Last month, the United States Court of Appeals for the Fourth Circuit declined to overturn a district court ruling in favor of the owners of White Flint Mall. Lord & Taylor filed suit in 2013 to compel the owners to abandon efforts to redevelop the mall and resume operations in compliance with a reciprocal easement agreement from 1977 (the “REA”). The full decision in Lord & Taylor, LLC v. White Flint, L.P. is available here.

White Flint Mall opened in 1977 with Lord & Taylor and Bloomingdale’s as long-term anchor tenants. The owners of the mall at that time and the anchor tenants established certain restrictive covenants, as set forth in the REA, under which the owners agreed to maintain a “first class” mall in accordance with detailed requirements about the design and layout of the mall and its operations. The REA remained effective until the expiration of Lord & Taylor’s lease in 2042 or later if extended by Lord & Taylor’s exercise of an option to renew.

In 2011, the mall owners released redevelopment plans for the mall in connection with a massive public-private effort to redevelop the area surrounding the White Flint metro station. In 2013, Bloomingdale’s closed the other anchor space, and its store was demolished. Many other stores had been operating under short-term leases and were closing. It was not mentioned in the decision, but Dave and Buster’s also lost a court battle after the mall owners terminated its lease on the grounds that Dave and Buster’s had violated a radius restriction. By the time the Lord & Taylor decision was issued, the mall was entirely vacant except for Lord & Taylor. It was far from being the “first class high fashion regional [s]hopping [c]enter” the REA required.

The Fourth Circuit’s decision did not discuss Maryland’s strict interpretation of restrictive covenants, as most recently articulated by the Maryland Court of Appeals in Dumbarton Oaks Improvement Association, Inc. v. Druid Ridge Cemetery Company In that case, the Court of Appeals identified a narrow exception for circumstances so changed that it would be impossible, rather than merely impractical or improbable or amounting to a bad business decision, to comply with restrictive covenants.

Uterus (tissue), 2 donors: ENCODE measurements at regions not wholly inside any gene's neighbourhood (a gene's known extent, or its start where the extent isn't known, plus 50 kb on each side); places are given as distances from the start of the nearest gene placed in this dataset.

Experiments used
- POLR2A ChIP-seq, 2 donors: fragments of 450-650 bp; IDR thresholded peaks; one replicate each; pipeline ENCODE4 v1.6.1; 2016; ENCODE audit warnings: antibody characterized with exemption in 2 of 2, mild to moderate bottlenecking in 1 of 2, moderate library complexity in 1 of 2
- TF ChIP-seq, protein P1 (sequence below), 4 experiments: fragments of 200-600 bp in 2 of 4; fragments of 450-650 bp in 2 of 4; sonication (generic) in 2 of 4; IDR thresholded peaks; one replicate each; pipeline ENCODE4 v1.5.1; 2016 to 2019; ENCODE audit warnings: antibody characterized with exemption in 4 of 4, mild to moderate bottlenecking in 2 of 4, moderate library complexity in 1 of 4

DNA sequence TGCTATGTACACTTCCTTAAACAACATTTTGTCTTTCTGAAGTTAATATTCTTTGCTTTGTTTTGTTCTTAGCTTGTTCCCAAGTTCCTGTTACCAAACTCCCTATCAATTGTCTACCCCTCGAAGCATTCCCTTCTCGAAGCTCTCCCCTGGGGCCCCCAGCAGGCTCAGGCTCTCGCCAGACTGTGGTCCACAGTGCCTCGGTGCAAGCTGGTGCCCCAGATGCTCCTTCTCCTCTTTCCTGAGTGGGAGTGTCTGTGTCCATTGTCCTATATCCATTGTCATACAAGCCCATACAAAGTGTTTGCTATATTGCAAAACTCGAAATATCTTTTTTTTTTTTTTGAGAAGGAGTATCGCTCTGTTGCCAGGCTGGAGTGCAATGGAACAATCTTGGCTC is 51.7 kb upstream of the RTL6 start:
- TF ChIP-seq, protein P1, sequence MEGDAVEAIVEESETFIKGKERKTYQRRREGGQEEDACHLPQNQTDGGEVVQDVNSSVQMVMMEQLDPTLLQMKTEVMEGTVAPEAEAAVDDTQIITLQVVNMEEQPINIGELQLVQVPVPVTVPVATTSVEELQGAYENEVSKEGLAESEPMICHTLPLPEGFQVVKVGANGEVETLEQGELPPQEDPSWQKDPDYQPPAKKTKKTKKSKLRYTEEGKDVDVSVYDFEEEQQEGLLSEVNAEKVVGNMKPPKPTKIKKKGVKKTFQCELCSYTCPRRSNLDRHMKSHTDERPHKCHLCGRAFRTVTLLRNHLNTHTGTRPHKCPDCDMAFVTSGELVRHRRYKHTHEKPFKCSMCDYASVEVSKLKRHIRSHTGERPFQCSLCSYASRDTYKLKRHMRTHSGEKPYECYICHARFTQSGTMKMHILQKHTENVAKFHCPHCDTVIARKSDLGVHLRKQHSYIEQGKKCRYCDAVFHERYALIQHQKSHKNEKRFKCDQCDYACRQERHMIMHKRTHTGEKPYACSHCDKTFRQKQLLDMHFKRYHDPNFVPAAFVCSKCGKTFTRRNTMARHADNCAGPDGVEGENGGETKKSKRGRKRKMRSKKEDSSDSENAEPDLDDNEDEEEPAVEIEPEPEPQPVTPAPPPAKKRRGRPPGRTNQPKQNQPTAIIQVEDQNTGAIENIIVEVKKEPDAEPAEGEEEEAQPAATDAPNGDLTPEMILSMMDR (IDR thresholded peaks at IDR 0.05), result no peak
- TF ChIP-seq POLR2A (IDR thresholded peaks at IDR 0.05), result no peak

Instead, the Fourth Circuit couched its decision in terms of the feasibility of undoing what had already been done, restoring the mall to its glory days, and ensuring compliance with the REAs well into the future. It was clear to the Fourth Circuit that simply ordering the mall owners to abandon the redevelopment efforts and do nothing more would not have satisfied the REA given that the mall was vacant and partially demolished. Full compliance under the REA would be infeasible based on the complexity and reach of the REA, the size of the property involved (45 acres), the potential for more conflict that may be created with new tenants, and the period of time remaining (more than 25 years).

This case is a “win” for redevelopment efforts in White Flint.  From a practice standpoint, it highlights some concerns about restrictive covenants and representing clients who rely on them for operations. If Lord & Taylor had acted sooner, such as when the mall owners began pursuing approval of its redevelopment plans, the court may have been more amenable to ordering the mall owners to abandon the redevelopment efforts.  Indeed, Lord & Taylor’s poor sense of timing in filing suit after the mall owners obtained public approval for their plans and began demolishing the mall suggests that Lord & Taylor was seeking something other than bringing back White Flint Mall.

In addition, this case highlights an issue in enforcing complicated and long-term restrictions: the more complicated the restrictions are and the longer the term of their effectiveness, the greater the risk that enforcement issues could arise in time. In light of this decision, in creating and enforcing restrictive covenants, at least in the context of long-term shopping center REAs, parties may wish to prioritize their needs, such as maintaining access and visibility, and avoid elaborate covenants regarding items that are not essential or at least important to their operations.

Gwendolyn Allen is the editor of Ground Rules and an associate at Reno & Cavanaugh PLLC. 


One comment

  1. Denick, Bernard · · Reply

    Sent from my BlackBerry 10 smartphone.

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